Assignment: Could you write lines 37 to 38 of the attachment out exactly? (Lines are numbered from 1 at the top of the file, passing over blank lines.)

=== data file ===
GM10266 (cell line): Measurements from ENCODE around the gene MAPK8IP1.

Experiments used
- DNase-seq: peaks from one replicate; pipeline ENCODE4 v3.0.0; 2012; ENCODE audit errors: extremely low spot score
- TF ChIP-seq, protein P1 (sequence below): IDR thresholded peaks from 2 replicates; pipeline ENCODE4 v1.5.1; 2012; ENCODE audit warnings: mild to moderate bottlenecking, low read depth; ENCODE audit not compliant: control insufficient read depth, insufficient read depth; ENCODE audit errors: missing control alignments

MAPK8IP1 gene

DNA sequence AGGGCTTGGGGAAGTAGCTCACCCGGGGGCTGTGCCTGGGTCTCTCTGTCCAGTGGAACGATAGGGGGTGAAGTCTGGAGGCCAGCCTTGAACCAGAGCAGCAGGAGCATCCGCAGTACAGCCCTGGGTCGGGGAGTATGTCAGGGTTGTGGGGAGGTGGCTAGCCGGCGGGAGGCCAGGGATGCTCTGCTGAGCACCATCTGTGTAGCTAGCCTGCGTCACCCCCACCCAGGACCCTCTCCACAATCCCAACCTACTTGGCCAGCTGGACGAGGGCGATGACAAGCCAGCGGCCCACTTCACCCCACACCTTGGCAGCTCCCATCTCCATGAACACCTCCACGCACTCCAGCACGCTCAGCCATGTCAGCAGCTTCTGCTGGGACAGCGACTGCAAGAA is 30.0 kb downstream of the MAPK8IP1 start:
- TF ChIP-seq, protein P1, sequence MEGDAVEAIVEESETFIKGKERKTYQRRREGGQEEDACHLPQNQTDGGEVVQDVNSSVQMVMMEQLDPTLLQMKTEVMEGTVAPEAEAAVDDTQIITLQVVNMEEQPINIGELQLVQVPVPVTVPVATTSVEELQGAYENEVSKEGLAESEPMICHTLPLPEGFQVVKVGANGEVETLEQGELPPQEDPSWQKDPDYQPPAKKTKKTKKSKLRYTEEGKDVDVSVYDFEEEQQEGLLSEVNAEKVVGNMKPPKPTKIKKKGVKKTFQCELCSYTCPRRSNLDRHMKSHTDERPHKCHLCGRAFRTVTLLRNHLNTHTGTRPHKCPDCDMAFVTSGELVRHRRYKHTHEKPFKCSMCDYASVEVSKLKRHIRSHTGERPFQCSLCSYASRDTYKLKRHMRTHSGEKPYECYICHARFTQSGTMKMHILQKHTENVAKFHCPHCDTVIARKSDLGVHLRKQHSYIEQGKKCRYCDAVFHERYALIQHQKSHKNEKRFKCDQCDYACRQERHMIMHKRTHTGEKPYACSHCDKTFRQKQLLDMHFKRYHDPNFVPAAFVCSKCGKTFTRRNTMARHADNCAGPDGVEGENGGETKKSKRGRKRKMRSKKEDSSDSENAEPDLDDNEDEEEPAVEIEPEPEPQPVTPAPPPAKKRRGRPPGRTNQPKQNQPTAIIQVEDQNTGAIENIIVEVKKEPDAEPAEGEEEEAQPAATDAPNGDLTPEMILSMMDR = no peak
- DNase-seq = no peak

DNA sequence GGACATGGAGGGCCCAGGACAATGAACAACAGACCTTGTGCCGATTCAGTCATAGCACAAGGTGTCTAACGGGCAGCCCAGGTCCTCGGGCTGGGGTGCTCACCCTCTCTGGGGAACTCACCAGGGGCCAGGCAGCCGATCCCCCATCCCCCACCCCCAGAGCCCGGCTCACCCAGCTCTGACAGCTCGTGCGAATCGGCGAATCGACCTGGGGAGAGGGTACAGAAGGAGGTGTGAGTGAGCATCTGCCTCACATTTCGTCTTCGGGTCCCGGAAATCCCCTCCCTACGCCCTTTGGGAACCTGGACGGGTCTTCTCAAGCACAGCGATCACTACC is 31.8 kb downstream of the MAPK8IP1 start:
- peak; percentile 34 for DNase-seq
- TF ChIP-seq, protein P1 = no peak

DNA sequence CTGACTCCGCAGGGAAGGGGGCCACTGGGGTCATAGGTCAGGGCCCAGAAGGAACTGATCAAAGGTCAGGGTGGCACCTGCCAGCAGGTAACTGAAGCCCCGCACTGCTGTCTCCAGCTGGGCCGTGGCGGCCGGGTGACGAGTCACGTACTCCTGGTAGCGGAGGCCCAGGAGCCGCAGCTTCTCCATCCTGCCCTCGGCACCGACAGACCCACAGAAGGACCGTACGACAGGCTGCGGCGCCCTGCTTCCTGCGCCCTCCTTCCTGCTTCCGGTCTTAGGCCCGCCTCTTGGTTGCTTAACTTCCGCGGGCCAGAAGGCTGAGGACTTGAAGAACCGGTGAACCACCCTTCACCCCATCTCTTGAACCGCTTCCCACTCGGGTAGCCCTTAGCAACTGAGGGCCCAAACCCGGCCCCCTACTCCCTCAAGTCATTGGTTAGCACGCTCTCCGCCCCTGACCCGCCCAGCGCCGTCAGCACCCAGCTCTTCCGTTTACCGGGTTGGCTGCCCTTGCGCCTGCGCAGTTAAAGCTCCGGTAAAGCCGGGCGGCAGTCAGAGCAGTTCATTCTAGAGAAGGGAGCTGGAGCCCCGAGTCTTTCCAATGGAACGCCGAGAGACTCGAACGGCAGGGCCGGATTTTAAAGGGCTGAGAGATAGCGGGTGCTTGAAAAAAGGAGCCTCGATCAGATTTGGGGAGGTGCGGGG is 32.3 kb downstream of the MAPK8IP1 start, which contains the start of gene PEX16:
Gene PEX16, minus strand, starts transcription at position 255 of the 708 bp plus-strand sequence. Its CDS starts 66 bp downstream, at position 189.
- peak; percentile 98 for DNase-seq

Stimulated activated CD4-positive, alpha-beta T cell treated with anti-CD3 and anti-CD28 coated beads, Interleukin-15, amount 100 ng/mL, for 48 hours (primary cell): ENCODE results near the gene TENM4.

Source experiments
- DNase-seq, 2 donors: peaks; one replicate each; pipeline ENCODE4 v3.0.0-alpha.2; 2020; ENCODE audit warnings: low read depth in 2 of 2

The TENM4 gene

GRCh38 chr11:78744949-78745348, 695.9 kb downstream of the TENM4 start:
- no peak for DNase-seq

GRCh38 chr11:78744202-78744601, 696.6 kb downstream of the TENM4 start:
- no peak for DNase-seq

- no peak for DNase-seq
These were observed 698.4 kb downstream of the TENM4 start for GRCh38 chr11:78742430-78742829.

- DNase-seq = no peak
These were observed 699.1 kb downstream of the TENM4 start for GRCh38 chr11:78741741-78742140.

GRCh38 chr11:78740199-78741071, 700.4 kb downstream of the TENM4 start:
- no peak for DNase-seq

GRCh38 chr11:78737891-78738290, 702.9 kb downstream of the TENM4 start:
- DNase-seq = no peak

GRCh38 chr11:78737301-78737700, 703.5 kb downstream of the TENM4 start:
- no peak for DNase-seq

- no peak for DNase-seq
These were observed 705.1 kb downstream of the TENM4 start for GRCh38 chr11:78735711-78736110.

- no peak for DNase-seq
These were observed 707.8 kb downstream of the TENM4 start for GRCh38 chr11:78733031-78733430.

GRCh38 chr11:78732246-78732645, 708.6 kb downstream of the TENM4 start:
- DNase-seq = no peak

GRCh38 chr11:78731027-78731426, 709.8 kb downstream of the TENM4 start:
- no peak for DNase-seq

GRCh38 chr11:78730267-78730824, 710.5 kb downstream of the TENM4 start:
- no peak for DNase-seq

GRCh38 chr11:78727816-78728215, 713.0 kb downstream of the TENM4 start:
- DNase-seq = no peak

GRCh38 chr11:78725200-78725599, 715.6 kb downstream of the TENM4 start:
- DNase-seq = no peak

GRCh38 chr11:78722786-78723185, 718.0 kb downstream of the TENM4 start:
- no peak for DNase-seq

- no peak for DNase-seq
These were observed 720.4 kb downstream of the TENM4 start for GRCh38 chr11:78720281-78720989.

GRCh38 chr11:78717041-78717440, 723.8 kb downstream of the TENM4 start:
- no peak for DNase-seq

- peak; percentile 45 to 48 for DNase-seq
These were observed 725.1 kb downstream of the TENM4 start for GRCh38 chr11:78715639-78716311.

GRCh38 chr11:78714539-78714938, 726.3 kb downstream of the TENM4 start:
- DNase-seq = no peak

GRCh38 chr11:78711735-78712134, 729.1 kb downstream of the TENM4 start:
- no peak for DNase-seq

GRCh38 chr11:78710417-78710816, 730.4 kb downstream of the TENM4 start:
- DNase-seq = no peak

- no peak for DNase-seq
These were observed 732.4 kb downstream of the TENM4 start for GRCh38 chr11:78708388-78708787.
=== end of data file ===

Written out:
GRCh38 chr11:78732246-78732645, 708.6 kb downstream of the TENM4 start:
- DNase-seq = no peak